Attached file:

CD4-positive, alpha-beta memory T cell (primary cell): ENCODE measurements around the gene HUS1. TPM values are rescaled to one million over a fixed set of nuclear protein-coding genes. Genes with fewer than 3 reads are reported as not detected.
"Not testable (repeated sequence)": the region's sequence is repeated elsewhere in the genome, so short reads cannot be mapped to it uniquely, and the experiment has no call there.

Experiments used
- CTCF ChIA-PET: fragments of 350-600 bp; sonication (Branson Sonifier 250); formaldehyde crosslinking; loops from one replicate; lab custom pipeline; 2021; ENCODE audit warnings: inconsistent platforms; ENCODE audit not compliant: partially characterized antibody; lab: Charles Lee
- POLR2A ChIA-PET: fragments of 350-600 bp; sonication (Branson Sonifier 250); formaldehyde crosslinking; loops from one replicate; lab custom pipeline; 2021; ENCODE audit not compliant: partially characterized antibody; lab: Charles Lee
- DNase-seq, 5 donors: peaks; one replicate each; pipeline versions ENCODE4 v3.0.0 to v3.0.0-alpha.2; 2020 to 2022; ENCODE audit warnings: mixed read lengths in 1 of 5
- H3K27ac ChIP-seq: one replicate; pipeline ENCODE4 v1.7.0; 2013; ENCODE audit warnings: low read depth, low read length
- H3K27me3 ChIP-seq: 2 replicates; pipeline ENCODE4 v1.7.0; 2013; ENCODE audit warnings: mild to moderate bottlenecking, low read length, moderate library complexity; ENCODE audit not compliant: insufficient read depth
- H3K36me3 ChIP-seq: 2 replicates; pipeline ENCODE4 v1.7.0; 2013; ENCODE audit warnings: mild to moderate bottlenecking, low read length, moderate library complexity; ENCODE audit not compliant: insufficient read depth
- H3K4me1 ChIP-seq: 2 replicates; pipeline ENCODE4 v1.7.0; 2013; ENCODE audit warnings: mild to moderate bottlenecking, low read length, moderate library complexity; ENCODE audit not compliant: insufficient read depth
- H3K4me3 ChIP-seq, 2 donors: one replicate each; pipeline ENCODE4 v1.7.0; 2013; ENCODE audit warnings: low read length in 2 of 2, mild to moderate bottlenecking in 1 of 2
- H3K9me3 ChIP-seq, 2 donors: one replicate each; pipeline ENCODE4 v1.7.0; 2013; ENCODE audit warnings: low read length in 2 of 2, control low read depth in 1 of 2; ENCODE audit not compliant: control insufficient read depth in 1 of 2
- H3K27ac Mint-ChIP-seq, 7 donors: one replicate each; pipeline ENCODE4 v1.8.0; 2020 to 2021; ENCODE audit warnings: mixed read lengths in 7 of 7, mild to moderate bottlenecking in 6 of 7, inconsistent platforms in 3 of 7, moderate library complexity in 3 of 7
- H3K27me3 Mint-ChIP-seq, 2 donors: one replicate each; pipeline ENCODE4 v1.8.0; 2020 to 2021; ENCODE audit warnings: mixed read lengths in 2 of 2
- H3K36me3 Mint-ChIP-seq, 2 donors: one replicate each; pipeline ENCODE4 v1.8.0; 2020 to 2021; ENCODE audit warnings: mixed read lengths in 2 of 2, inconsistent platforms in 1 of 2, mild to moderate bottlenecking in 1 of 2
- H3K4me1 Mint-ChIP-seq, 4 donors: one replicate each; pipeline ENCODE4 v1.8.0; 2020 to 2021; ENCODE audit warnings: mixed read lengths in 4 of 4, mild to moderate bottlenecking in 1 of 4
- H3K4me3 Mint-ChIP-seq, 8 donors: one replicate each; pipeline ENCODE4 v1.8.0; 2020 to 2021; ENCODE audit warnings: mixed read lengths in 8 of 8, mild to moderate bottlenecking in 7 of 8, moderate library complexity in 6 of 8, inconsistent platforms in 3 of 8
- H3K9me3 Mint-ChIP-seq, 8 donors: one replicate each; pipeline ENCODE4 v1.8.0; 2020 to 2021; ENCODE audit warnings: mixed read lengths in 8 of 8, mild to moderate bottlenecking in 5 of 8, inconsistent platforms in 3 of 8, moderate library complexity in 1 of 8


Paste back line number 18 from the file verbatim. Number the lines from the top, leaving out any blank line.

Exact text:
- H3K9me3 Mint-ChIP-seq, 8 donors: one replicate each; pipeline ENCODE4 v1.8.0; 2020 to 2021; ENCODE audit warnings: mixed read lengths in 8 of 8, mild to moderate bottlenecking in 5 of 8, inconsistent platforms in 3 of 8, moderate library complexity in 1 of 8